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Any Response to Early Morning Rocket Attack Will Wait on Investigation

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Ten rockets were launched at the U.S. and ally-occupied Al Asad military base in Iraq early this morning. One American contractor who was sheltering suffered a "cardiac episode," and later died as a result, the Pentagon press secretary said. There is an investigation into who is responsible for the attack.

A man stands behind a lectern. In front of him are several
individuals seated in chairs.
Press Briefing
Pentagon Press Secretary John F. Kirby holds a press briefing, the Pentagon, Washington, D.C., March 3, 2021.
Photo By: Air Force Staff Sgt. Jack Sanders
VIRIN: 210303-D-XI929-1001

"We cannot attribute responsibility for the rocket attacks at this time, and we do not have a complete picture of the extent of the damage on base," John F. Kirby said during a press briefing Wednesday afternoon . "We stand by as needed to assist our Iraqi partners as they investigate."

Kirby said he's not aware that the Iraqis have asked for assistance in investigating the rocket attacks and that any response to the attacks will need to wait until that investigation is complete.

"Let's let our Iraqi partners investigate this, see what they learn, and then if a response is warranted, I think we have shown clearly ... that we won't shy away from that. But we're just not there yet."

A truck sits on a dusty landscape. To the left of the truck are gravel-filled barriers.
Tactical Truck
An armored tactical vehicles truck parked under a full moon at Al Asad Air Base, Iraq, Mar. 9, 2020. The installation was attacked, March 3, 2021, with 10 rockets.
Photo By: Army Spc. Derek Mustard
VIRIN: 200309-A-DS044-1036

On the ground at Al Asad, Kirby said, the department has counted ten "impact points" from rockets that are believed to have been launched from points east of the installation. He also said the counter-rocket, artillery and mortar system, or C-RAM, also engaged those rockets, but that there's no indication now as to how successful the C-RAM's engagement was against them.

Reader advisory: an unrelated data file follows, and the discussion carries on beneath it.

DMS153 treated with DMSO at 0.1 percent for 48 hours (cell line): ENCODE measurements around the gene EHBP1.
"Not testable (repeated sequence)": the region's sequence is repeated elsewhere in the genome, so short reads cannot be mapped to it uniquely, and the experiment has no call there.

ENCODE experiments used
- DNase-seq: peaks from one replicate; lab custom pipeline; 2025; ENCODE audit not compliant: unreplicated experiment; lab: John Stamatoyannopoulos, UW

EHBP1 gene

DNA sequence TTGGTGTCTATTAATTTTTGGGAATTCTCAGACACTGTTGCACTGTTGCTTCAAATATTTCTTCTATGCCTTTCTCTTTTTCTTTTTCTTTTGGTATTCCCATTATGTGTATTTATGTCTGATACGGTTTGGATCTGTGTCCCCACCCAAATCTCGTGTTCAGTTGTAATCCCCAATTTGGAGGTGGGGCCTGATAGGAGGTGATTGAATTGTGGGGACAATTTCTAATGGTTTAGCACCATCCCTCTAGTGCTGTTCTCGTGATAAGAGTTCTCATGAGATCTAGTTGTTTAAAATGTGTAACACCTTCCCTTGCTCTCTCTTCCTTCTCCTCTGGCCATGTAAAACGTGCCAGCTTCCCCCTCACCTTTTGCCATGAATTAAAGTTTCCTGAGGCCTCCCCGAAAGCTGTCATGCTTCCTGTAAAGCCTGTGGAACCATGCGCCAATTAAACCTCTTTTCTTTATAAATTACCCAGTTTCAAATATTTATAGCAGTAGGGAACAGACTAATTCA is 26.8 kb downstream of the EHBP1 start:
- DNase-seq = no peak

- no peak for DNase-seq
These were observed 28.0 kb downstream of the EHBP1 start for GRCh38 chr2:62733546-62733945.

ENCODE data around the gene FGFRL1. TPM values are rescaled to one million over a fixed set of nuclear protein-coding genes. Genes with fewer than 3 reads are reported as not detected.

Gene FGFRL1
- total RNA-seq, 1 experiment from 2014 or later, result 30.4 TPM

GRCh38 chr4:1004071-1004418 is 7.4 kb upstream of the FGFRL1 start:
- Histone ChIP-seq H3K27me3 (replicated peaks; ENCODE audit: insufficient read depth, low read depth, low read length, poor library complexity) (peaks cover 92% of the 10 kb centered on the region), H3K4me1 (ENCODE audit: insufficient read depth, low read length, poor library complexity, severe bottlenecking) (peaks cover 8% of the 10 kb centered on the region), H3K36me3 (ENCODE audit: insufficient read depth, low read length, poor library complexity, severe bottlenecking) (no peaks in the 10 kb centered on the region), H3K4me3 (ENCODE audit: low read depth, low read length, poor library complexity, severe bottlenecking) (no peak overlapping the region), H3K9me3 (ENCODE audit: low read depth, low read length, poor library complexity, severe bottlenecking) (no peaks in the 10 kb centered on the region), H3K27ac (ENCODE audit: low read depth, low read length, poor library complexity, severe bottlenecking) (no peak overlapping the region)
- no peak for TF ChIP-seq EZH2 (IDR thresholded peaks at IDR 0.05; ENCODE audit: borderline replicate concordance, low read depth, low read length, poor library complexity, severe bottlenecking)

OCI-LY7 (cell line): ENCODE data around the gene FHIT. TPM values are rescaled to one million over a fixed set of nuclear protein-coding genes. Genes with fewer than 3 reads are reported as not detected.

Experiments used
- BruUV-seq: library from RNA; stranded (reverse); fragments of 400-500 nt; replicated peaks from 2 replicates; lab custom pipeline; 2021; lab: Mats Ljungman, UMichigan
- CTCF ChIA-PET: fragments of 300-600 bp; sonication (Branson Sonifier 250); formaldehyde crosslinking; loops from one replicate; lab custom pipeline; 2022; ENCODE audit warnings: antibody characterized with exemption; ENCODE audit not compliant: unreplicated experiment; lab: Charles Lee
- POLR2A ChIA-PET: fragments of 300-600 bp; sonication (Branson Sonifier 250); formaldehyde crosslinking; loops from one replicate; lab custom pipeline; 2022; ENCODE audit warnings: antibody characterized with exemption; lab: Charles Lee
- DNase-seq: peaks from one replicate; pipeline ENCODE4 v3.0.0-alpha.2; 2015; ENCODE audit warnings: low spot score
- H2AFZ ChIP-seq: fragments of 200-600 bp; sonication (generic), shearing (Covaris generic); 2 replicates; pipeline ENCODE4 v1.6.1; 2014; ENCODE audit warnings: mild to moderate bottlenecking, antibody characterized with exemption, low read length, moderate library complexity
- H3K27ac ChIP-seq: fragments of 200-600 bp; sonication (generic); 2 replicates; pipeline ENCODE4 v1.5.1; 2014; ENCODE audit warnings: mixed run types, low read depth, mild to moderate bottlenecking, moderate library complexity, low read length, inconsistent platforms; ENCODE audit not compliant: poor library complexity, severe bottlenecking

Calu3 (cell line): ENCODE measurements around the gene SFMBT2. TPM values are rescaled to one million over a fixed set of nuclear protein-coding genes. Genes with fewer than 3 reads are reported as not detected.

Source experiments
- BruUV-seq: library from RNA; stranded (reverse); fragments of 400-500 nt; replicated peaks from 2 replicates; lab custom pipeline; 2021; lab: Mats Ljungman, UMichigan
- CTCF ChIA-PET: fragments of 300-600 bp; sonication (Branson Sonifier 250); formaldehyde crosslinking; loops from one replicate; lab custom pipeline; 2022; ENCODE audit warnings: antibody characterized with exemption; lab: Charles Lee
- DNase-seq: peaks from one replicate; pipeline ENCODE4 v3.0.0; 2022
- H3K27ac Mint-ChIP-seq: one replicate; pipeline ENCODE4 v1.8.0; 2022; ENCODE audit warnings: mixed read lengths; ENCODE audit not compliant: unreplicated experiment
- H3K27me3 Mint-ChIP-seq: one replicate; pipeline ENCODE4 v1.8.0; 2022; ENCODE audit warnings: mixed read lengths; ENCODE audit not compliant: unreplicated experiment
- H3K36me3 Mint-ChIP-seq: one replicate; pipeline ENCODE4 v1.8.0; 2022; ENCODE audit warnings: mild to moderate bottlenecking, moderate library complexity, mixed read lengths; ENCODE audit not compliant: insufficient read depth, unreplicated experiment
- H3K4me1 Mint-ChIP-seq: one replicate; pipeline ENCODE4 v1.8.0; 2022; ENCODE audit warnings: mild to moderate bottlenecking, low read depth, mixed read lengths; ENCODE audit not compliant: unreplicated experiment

"I suspect as time goes on, we'll know a little bit more," he said.

Just last week there were three other rocket attacks in Iraq. One attack in Irbil killed a U.S. contractor and wounded a service member and others, while an attack in Baghdad's Green Zone caused property damage. An attack at Balad Air Base also wounded personnel there.

The U.S. responded to those attacks Feb. 25, with airstrikes against infrastructure used by Iranian-backed militant groups in Eastern Syria.

"When we conducted this strike last week in Syria," Kirby said, "we believed that it was measured and proportionate. It was intended to take that compound out and not allow these groups to use it, but also to send a signal about how seriously we take our responsibilities to protect our people."

A helicopter flies over troops at night.
Black Hawk
An Army UH-60 Black Hawk helicopter flies over U.S. soldiers of the 1st Battalion, 5th Infantry Regiment, 1st Brigade Combat Team, 25th Infantry Division, at Al Asad Air Base, Iraq, May 29, 2020.
Photo By: Army Spc. Derek Mustard
VIRIN: 200529-A-DS044-2121C

It's the hope of the department, Kirby said, that the strike would have a deterrent effect, rather than escalate the situation.

"Nobody wants to see this escalate into ... a tit for tat," Kirby said. "That is, that's not in our interest. It's not in the Iraqi people's interest."

Just last year, in January 2020, as many as 16 missiles were launched at Al Asad, with 11 of those missiles striking. Although the Iranian missiles damaged equipment and infrastructure at the installation, training and defensive readiness there paid off in no lives being lost, the Chairman of the Joint Chiefs of Staff Army Gen. Mark A. Milley said.

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